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This deluxe manuscript was probably written in the 1480s, left unfinished and illuminated some thirty years later by Simon Bening and his workshop. Most likely this was a commission of Charles I, seigneur de Lalaing (d. 1525), who was the second cousin of the the book's hero.
The text and its magnificent images illustrate the main exploits of Jacques de Lalaing (1421-1453), the most exemplary Burgundian knight and one of the best tournament fighters ever. He was the oldest of four sons of Guillaume, lord of Lalaing and Bugnicourt, high bailiff of Hainaut and governor (stadhouder) of Holland (d. 1475). An elegant and chivalrous fighter, Jacques grew into a successful champion of tournaments. Knighted in the service of Duke Philip the Good in 1445, he was elected to the Order of the Golden Fleece six years later. He was killed in the revolt of Ghent at the siege of Poeke castle (1453) – the moment just before the impact of the canon ball that took his life is illustrated in this codex.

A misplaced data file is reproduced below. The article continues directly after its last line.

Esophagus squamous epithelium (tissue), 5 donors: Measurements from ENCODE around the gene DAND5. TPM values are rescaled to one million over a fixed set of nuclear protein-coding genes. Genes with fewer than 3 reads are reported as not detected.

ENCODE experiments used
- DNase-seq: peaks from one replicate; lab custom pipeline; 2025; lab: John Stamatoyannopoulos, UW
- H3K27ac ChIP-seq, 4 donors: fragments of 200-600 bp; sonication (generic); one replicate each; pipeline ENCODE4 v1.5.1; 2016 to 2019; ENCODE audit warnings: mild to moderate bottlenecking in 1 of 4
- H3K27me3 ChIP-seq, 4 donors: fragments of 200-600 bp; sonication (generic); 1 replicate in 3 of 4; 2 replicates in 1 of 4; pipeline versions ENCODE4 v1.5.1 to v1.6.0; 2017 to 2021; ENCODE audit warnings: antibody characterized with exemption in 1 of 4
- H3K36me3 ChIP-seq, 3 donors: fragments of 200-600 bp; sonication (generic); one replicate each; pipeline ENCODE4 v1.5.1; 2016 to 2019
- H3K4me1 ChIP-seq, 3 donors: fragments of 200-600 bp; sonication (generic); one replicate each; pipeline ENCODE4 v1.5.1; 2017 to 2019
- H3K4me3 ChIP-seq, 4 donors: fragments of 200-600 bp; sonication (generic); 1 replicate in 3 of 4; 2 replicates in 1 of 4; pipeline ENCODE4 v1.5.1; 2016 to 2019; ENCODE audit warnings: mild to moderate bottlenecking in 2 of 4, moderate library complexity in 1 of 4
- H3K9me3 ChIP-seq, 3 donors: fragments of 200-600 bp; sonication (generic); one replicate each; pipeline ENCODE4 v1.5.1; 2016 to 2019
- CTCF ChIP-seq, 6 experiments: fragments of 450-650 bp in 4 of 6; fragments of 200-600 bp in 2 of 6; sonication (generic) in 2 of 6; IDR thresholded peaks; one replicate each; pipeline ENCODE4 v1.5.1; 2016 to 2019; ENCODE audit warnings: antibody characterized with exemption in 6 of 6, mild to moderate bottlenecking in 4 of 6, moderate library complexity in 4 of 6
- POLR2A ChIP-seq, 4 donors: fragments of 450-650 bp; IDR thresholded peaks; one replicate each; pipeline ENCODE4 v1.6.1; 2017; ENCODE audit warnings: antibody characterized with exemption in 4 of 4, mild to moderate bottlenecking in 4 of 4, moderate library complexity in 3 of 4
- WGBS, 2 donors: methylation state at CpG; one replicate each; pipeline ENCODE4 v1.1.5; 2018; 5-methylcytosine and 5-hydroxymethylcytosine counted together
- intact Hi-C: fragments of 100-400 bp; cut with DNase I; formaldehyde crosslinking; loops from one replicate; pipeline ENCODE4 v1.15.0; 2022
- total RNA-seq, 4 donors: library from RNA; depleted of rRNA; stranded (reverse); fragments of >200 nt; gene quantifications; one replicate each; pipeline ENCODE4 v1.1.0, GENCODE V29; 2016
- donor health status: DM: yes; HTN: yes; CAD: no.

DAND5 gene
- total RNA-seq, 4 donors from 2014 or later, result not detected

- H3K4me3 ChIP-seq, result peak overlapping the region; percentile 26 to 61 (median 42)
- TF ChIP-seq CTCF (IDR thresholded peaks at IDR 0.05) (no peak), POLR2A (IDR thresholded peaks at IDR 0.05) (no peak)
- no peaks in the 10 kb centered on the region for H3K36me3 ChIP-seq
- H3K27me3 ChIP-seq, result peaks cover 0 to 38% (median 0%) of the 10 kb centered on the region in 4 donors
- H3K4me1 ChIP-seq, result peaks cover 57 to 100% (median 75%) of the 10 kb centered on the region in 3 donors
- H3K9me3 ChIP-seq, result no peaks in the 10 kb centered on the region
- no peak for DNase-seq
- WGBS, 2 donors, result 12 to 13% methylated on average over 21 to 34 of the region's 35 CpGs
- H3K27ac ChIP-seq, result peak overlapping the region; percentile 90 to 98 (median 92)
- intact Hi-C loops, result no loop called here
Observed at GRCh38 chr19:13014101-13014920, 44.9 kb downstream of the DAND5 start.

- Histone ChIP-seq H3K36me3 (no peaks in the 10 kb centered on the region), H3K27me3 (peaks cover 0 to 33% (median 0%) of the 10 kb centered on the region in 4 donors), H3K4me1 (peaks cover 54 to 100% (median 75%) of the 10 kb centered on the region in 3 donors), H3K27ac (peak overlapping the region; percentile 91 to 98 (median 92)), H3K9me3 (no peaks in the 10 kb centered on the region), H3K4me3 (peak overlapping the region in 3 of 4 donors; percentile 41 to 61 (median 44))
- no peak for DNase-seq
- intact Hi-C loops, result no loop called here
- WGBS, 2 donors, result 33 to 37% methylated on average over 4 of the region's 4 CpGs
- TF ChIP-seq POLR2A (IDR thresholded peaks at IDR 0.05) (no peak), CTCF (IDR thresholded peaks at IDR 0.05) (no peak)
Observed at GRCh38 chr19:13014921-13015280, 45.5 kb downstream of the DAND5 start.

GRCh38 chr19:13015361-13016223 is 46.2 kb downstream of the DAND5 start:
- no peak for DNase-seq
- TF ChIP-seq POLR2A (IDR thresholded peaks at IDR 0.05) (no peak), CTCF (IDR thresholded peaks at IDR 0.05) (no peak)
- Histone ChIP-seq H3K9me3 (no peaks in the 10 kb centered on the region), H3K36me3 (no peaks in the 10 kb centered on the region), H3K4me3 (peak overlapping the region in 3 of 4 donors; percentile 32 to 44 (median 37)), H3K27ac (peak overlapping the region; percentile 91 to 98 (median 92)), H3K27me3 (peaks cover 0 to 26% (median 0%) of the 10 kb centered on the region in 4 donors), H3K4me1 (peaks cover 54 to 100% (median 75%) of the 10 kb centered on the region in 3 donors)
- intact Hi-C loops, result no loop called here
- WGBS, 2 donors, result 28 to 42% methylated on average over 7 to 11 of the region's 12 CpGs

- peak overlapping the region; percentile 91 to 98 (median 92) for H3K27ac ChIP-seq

This codex is, without doubt, the finest Burgundian manuscript (of seven surviving), illuminating Lalaing’s military exploits. The miniatures offer fairly literal interpretations of the key episodes of Lalaing’s career and heroic deeds. The superb large portrait at the opening is the key to this book. It represents the author, a man in the prime of his life, in his study at work. He is the herald of the glorious Order of the Golden Fleece, Toison d’Or – identifiable by his splendidly ornamented tabbard, a costume with the coat of arms of Toison d’Or. The texture of his rich costume is incredibly lifelike. The writer’s handsome face is individually modeled and recalls other portraits painted by the renown Flemish illuminator Simon Bening. The supposed author of the text, Jean Le Fèvre de Saint Rémy was – until his death in June 1468 – Toison d’Or, King of Arms of the Order of the Golden Fleece. Both Toison d’Or and the Bon Chevalier had been close friends.
The memory to Jacques de Lalaing's life was, presumably, put to writing upon instigation of his father Guillaume de Lalaing, who had lost all his sons before he reached old age. The Livre des Faits de Jacques Lalaing gained the young knight eternal fame. The text may have originated c. 1465-1470, a few years before Guillaumes’s death, but the dedication manuscript seems not to survive. Both Charles I and his brother Antoine I de Lalaing owned manuscripts of the Livre de Faits de Jacques de Lalaing, but we only know of three that were made on paper. Was the present book on vellum perhaps the family's best heirloom? As their is no coat of arms or provenance note, we can only guess at how this magnificent codex was handed down and survived throughout the ages.
This work is now in the collection of the J. Paul Getty Museum in Los Angeles.